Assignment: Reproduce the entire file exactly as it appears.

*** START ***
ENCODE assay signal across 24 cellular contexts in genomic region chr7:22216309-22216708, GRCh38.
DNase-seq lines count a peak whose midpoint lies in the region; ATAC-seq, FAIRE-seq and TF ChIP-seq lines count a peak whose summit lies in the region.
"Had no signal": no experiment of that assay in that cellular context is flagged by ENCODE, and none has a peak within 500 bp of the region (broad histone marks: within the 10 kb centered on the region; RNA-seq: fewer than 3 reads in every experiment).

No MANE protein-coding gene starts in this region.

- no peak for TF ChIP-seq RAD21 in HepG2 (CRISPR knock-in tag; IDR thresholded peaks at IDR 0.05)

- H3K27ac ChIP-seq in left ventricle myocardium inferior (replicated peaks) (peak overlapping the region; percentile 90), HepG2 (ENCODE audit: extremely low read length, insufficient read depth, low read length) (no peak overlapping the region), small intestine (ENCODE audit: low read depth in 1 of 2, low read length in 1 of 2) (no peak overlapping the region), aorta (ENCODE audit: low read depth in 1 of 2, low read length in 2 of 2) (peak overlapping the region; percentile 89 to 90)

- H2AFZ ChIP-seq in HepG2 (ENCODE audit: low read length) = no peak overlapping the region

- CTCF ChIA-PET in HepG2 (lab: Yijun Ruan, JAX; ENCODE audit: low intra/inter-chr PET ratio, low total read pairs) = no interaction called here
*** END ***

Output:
ENCODE assay signal across 24 cellular contexts in genomic region chr7:22216309-22216708, GRCh38.
DNase-seq lines count a peak whose midpoint lies in the region; ATAC-seq, FAIRE-seq and TF ChIP-seq lines count a peak whose summit lies in the region.
"Had no signal": no experiment of that assay in that cellular context is flagged by ENCODE, and none has a peak within 500 bp of the region (broad histone marks: within the 10 kb centered on the region; RNA-seq: fewer than 3 reads in every experiment).

No MANE protein-coding gene starts in this region.

- no peak for TF ChIP-seq RAD21 in HepG2 (CRISPR knock-in tag; IDR thresholded peaks at IDR 0.05)

- H3K27ac ChIP-seq in left ventricle myocardium inferior (replicated peaks) (peak overlapping the region; percentile 90), HepG2 (ENCODE audit: extremely low read length, insufficient read depth, low read length) (no peak overlapping the region), small intestine (ENCODE audit: low read depth in 1 of 2, low read length in 1 of 2) (no peak overlapping the region), aorta (ENCODE audit: low read depth in 1 of 2, low read length in 2 of 2) (peak overlapping the region; percentile 89 to 90)

- H2AFZ ChIP-seq in HepG2 (ENCODE audit: low read length) = no peak overlapping the region

- CTCF ChIA-PET in HepG2 (lab: Yijun Ruan, JAX; ENCODE audit: low intra/inter-chr PET ratio, low total read pairs) = no interaction called here